Caravans and toilets

Modern toilets need minimal maintenance and offer maximum convenience for caravanners and motorcaravanners who don’t want to be reliant on site facilities.

The majority of touring caravans and motorhomes have fitted toilets, and even where this is not the case, many campsites expect touring caravanners and motorhomers to have some form of chemical toilet on board.

The most common toilet now is the ‘cassette’ system accessible from its own exterior caravan door. You unlock the access door to add toilet fluid, fill the fresh water tank and remove the cassette for waste disposal. A gauge will warn you when the cassette needs emptying.

Chemical fluids

The Caravan Club’s policy is that all chemical fluids should be biodegradable to assist the biological treatment of sewage.

Blue fluids on the market may contain formaldehyde. Green fluids are all formaldehyde-free but may not be as effective at breaking down waste in holding tanks.

Both green and blue fluids are acceptable for use on Club sites and with the correct dilution should not affect any sewage treatment method.

Non-chemical toilets

Some larger motorhomes feature toilets that employ vacuum technology. When the toilet is flushed the vacuum energy stored in the system is released.  The bowl is instantly cleared and the waste is removed through the vacuum pipe, at two metres per second, to the waste tank. It has a remote removable cassette, which can be installed anywhere, avoiding unpleasant odours in the bathroom. The filter requires changing between one and three years, dependent on usage.

Conventional cassette toilets can be used without adding chemicals, by fitting the SOG toilet ventilation system. The manufacturer claims additives are no longer necessary and optimal waste breakdown is guaranteed by the increased flow of oxygen. Gases are neutralised via an active carbon filter before venting through the external wall of the caravan.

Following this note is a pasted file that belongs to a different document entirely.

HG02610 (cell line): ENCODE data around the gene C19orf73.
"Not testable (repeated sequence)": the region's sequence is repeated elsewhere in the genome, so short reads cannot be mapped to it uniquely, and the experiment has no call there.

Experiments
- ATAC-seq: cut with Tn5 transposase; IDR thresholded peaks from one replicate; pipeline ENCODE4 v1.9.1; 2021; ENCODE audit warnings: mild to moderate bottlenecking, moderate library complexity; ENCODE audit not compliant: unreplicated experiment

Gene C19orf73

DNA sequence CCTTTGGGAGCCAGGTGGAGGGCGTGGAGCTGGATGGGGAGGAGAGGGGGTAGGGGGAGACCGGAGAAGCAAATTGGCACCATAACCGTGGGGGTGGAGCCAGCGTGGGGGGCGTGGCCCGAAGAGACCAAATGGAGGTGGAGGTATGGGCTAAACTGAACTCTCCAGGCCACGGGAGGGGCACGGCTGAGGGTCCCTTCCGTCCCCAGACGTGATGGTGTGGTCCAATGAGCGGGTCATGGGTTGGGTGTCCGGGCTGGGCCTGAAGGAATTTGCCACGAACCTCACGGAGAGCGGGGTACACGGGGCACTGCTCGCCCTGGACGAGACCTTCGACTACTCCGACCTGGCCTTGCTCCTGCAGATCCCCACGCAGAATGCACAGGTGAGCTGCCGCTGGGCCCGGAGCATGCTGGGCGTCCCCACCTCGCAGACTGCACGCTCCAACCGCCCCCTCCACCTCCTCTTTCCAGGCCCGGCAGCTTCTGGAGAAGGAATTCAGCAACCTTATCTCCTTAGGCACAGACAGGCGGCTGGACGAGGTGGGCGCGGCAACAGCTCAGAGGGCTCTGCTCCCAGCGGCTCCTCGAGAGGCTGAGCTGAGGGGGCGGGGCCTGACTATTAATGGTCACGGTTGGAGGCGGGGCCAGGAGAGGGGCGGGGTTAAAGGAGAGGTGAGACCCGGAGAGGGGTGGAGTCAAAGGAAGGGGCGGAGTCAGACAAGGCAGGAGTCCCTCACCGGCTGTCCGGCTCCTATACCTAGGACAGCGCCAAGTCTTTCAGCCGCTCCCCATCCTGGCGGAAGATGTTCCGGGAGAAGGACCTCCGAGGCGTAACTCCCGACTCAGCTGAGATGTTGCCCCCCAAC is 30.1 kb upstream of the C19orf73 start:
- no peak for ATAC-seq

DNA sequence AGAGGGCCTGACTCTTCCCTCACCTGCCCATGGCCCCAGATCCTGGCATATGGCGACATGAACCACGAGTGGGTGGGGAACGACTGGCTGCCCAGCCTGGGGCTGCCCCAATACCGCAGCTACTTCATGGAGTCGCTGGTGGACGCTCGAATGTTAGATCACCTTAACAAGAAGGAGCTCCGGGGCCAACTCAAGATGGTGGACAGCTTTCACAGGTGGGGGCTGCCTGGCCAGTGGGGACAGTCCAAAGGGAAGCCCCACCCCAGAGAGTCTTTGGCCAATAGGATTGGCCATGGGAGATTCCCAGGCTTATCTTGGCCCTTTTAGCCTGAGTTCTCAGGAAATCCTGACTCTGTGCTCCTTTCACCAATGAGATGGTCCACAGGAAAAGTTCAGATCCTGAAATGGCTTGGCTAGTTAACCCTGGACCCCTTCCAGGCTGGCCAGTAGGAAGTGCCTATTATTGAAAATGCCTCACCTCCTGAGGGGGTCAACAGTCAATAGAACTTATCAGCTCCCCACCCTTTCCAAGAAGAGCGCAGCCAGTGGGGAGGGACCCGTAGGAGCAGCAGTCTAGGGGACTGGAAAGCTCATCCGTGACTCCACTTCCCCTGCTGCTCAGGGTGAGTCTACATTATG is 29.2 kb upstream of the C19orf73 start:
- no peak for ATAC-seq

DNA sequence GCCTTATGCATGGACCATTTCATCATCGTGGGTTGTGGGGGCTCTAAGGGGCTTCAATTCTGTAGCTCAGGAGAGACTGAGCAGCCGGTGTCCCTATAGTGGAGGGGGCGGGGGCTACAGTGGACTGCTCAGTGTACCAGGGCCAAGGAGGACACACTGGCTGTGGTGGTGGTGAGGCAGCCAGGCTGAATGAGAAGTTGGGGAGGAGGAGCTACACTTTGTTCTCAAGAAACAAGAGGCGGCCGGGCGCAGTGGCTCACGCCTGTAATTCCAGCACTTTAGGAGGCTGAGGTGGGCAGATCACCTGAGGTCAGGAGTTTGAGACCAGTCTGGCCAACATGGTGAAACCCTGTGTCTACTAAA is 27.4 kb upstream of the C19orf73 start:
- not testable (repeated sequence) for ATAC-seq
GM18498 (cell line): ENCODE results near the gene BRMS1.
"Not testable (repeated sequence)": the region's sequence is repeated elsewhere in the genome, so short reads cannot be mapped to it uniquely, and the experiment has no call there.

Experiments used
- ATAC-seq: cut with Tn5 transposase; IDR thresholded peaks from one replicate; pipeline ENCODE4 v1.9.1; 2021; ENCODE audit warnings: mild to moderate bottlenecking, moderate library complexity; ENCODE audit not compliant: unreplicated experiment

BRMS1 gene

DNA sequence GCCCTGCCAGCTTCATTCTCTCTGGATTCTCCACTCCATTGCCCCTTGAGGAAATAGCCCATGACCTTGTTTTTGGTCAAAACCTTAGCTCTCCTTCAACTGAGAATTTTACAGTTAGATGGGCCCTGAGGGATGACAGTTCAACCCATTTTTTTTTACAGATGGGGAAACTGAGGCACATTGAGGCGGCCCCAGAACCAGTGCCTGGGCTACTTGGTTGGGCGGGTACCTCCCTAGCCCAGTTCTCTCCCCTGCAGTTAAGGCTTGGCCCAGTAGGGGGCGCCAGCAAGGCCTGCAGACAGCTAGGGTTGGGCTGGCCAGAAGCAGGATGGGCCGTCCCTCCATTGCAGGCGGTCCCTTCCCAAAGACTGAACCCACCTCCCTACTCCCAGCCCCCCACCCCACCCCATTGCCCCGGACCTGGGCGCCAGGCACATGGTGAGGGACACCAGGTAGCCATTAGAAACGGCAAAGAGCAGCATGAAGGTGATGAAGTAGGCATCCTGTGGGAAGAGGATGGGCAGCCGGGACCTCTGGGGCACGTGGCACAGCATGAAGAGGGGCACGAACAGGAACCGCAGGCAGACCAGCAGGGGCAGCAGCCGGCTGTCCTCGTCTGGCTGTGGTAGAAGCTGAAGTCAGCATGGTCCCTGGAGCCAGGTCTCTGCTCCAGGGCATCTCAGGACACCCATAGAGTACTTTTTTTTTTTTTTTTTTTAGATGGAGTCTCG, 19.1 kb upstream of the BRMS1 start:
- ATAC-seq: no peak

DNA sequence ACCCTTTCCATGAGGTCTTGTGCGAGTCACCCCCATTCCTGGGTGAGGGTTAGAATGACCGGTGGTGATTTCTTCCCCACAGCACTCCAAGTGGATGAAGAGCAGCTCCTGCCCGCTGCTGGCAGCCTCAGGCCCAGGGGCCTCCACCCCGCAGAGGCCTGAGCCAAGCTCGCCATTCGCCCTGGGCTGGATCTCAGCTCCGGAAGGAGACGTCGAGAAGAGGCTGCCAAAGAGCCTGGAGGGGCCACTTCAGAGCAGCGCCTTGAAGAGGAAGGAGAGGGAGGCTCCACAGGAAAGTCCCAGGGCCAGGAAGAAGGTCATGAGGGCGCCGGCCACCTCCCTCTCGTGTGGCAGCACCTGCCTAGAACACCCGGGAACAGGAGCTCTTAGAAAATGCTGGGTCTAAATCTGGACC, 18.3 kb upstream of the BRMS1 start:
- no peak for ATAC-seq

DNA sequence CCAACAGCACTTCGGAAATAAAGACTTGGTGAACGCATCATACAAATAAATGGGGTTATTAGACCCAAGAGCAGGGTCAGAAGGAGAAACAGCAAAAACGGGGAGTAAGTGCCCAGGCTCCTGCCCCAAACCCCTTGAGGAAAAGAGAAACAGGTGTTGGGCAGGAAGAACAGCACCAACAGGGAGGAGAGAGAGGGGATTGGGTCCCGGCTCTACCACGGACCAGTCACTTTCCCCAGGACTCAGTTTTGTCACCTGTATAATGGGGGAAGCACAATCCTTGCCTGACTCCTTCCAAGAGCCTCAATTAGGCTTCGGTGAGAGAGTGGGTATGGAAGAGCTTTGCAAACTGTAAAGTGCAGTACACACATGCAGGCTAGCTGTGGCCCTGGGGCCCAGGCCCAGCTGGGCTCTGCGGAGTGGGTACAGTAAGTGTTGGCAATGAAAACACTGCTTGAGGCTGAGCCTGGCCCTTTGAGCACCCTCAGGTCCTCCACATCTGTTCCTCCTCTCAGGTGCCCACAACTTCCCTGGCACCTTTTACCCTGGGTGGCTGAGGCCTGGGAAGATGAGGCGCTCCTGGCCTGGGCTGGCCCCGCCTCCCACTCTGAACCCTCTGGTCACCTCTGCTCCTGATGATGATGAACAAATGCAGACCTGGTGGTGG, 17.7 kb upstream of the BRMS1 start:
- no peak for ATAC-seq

Safety

The waste tank of most toilets is sealed and, therefore, can become pressurised when gaining altitude. If travelling from sea level to high altitude be careful when first operating the toilet, and if possible release the pressure occasionally by easing the blade valve open with the lid closed.  Modern Thetford toilets have a pressure relief valve incorporated.

In cold weather the fresh and waste contents of the toilet may freeze. A simple precaution is to add car antifreeze, first checking with the toilet manufacturer that it is compatible with the plastic materials used. Propylene glycol, is less toxic and is the better option. The caravan background warmth should prevent freezing on site, but when travelling in sub-zero conditions it may be sensible to drain the toilet; this should also help caravan stability.

At the end of the season, wash out the toilet with a mild soap solution, avoiding the use of strong household detergents or cleaners with chlorine, solvents or acid contents, which may damage valve seals. Seals can be greased with acid-free Vaseline or olive oil and the toilet should be stored with caps loose or removed.

All fresh water tanks, hoses etc. should be regularly cleaned with a proprietary steriliser and water filters should be renewed at intervals recommended by the manufacturer, regardless of how little they may have been used. Finally, always read the manufacturer's instructions, which contain many useful tips.